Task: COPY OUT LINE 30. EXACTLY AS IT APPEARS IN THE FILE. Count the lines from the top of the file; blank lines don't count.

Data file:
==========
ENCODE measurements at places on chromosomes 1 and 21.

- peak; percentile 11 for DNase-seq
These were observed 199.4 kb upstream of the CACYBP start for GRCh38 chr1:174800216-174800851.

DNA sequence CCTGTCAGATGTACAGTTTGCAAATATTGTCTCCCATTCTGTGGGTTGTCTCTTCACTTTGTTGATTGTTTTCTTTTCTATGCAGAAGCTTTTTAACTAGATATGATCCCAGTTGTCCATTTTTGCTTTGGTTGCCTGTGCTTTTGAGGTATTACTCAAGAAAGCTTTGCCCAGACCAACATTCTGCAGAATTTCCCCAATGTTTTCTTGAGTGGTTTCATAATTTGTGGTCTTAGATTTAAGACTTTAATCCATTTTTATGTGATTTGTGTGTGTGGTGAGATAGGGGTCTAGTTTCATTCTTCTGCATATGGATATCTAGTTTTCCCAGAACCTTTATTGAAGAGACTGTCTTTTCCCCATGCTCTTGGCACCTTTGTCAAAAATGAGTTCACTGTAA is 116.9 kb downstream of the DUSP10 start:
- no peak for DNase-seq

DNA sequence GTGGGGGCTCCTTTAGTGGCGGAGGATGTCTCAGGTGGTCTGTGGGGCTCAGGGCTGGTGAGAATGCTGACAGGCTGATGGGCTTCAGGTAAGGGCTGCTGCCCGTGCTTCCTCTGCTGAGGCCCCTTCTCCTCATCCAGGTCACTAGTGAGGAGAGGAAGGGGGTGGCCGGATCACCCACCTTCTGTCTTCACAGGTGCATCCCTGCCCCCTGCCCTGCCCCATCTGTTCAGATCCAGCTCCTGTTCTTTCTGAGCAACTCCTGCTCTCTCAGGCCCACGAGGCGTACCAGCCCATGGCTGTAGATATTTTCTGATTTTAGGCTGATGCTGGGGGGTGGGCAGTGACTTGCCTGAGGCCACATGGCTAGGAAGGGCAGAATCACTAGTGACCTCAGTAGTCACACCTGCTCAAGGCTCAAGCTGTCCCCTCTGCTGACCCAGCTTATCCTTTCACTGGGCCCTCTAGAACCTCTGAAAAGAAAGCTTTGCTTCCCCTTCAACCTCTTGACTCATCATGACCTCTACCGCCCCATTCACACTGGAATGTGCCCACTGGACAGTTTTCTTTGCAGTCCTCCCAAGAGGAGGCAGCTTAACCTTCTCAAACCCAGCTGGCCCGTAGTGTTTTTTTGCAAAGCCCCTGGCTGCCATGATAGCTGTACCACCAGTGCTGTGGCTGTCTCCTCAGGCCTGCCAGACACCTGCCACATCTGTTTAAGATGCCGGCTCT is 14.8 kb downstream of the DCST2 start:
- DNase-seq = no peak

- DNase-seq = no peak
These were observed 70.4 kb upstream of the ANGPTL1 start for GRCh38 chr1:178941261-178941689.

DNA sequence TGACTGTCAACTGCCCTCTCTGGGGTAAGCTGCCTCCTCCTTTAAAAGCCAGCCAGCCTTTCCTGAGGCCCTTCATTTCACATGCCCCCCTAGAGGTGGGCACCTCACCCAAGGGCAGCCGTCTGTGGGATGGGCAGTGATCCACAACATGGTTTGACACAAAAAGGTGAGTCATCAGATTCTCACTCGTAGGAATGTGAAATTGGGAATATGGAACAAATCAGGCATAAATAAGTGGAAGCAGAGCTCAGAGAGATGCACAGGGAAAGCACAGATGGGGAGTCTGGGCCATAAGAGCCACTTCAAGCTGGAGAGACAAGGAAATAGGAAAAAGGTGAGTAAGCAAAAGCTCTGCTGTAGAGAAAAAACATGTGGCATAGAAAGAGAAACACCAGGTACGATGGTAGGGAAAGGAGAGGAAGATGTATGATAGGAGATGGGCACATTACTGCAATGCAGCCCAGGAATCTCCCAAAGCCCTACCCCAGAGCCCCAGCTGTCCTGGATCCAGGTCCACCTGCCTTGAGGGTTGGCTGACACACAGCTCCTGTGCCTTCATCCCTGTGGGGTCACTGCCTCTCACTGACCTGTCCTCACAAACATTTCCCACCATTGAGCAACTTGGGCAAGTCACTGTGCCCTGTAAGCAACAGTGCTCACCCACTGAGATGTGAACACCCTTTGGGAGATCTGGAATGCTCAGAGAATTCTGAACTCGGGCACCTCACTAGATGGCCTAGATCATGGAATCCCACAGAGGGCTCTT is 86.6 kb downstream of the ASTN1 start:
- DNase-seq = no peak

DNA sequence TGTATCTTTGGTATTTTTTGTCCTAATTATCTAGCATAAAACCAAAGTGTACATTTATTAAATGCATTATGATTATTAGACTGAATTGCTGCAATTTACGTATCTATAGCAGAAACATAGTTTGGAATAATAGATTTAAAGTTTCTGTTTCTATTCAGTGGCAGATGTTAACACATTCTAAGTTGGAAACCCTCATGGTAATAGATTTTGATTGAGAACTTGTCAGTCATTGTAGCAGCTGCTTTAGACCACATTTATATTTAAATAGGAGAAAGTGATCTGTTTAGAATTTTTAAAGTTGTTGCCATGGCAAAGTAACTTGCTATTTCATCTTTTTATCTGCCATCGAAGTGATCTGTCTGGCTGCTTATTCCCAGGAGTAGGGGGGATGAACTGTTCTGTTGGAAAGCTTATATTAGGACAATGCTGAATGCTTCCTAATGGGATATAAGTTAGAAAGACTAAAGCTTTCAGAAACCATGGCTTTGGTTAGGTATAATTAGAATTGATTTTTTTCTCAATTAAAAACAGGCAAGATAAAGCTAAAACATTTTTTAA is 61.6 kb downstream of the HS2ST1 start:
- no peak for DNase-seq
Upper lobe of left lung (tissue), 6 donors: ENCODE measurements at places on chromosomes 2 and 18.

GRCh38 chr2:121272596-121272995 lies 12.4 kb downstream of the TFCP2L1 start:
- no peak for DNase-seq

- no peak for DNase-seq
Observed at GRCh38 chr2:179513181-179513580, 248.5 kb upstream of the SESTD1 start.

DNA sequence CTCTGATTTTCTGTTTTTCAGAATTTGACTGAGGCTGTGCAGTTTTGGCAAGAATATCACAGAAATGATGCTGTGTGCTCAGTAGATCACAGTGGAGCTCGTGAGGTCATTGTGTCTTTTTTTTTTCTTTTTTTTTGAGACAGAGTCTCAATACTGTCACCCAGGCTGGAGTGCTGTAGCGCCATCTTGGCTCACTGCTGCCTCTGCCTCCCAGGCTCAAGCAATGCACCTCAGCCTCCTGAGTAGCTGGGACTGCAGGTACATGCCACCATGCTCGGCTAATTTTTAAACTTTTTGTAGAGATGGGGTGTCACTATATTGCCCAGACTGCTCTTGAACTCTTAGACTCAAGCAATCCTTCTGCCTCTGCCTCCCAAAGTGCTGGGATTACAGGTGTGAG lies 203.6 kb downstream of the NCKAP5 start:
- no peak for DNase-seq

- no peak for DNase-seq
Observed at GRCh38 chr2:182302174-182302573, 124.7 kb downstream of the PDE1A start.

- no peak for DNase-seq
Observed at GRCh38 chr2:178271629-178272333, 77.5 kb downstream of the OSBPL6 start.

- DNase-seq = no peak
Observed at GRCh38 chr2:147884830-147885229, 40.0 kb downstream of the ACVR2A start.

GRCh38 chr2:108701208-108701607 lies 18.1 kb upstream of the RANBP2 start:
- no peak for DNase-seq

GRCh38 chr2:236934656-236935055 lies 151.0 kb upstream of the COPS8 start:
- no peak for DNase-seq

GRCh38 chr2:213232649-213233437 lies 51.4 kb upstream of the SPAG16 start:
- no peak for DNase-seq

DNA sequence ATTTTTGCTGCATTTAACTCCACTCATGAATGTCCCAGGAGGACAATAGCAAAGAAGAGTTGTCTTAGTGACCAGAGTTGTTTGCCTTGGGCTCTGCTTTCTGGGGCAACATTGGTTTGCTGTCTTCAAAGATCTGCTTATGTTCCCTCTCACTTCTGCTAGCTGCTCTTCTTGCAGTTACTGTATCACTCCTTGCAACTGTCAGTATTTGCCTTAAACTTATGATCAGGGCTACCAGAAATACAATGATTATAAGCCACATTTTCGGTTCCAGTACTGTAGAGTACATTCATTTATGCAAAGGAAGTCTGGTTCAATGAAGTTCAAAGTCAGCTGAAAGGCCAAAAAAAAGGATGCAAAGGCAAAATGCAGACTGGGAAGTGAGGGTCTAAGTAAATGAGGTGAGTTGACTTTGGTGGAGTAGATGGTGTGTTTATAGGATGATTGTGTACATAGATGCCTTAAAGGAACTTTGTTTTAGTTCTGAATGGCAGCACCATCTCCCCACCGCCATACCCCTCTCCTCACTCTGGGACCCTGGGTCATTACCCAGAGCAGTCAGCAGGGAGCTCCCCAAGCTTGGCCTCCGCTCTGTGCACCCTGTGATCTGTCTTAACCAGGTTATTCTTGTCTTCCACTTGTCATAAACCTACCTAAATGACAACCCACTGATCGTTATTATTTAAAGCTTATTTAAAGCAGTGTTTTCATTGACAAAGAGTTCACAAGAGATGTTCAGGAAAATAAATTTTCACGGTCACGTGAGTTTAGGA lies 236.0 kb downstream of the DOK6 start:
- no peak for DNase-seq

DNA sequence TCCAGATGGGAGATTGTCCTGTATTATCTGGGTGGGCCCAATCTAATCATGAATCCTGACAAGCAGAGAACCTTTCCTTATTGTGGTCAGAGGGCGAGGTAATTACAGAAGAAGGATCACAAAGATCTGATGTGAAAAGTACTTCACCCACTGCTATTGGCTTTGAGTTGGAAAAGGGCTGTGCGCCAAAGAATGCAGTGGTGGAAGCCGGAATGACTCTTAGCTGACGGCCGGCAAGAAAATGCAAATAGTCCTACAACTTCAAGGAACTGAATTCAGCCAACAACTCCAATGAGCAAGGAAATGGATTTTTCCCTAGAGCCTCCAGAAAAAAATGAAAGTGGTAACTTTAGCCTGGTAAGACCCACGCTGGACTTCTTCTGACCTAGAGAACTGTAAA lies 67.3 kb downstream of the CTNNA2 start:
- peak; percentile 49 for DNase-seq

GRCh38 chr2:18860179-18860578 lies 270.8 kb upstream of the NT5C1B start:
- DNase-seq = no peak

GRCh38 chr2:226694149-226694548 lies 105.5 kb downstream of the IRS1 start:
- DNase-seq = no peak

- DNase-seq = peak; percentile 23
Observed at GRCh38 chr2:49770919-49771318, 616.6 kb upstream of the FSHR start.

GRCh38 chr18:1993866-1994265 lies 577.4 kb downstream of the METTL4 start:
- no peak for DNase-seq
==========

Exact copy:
- no peak for DNase-seq